Russian-born painter, printmaker and designer Marc Chagall was one of the greatest figurative artists of the twentieth century. Chagall's later career is defined by his major public commissions, most notably his monumental stained-glass windows for significant buildings in both Europe and the United States.
'The landscapes, the figures of Cézanne, Manet, Monet, Seurat, Renoir, Van Gogh, Fauvism, and many other things overwhelmed me. These attracted me to Paris like a phenomenon of nature.'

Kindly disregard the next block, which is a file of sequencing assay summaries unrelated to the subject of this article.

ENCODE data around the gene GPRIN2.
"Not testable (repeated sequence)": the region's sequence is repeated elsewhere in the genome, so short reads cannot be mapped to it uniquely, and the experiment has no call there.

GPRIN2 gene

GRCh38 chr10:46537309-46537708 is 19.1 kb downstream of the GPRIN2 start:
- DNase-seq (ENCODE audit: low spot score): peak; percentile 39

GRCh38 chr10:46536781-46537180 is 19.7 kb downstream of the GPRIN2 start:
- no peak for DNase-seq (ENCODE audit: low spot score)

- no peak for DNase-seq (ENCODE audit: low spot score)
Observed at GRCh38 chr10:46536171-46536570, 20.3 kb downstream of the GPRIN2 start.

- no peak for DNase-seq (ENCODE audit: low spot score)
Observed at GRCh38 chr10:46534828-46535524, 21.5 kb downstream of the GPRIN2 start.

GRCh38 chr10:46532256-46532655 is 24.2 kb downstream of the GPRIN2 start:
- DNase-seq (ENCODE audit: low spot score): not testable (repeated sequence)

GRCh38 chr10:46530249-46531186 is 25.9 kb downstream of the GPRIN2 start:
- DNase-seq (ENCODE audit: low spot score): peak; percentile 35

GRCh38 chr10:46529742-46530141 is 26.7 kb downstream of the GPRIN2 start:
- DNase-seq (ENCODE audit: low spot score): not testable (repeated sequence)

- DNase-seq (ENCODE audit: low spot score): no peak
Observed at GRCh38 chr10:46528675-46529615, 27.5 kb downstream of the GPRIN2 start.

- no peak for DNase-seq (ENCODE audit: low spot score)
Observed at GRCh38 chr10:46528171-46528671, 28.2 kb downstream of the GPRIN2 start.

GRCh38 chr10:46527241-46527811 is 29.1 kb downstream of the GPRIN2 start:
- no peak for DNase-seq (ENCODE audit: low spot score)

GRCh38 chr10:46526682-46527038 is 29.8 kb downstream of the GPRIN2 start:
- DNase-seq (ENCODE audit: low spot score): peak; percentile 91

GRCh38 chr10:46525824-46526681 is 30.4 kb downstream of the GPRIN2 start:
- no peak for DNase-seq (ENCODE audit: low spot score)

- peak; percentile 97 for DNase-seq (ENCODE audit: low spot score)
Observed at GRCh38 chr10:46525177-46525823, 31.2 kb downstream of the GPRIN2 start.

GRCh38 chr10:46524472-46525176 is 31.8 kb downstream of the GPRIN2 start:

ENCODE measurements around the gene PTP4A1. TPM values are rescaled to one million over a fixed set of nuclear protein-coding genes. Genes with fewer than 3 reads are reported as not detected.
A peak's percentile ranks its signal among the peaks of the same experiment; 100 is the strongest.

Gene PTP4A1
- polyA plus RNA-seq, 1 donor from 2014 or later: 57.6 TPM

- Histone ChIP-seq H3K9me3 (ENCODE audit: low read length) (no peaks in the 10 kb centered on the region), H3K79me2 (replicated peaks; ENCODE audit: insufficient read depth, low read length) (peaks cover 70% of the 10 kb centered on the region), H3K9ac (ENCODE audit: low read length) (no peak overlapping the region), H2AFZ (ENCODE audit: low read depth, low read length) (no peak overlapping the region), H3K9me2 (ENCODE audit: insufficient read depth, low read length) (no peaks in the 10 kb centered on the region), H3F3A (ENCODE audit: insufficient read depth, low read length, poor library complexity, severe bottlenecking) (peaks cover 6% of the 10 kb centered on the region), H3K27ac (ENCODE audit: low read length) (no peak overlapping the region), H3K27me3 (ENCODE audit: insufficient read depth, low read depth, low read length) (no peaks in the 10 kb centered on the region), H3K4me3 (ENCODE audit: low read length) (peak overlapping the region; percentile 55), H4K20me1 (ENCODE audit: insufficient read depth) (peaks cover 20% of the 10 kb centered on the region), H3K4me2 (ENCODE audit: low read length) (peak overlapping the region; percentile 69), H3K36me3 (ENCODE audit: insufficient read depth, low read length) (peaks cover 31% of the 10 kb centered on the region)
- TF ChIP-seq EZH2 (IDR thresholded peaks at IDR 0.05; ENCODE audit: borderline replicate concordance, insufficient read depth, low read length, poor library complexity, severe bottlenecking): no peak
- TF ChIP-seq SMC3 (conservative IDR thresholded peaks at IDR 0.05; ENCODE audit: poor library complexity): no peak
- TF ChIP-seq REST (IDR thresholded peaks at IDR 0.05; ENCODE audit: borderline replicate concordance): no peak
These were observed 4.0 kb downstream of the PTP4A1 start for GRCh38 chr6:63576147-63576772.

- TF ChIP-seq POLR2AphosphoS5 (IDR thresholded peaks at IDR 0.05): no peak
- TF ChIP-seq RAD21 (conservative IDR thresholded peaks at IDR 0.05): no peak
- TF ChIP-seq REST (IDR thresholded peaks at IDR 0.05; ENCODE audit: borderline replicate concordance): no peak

Prolific throughout the twentieth century, Chagall's works portray the world with a dreamlike simplicity and a fusion of fantasy and nostalgia, anchored by an astounding sense of colour and of the atmospheric effects of light. Having started his artistic career in Russia, in 1923 Chagall moved permanently to France where he would mix with leading Fauvist, Cubist and Surrealist artists. As well as painting, in his later years Chagall continued to design for the theatre and in the late 1950s he started working with stained glass, including major commissions in cathedrals throughout Europe and for the United Nations in New York.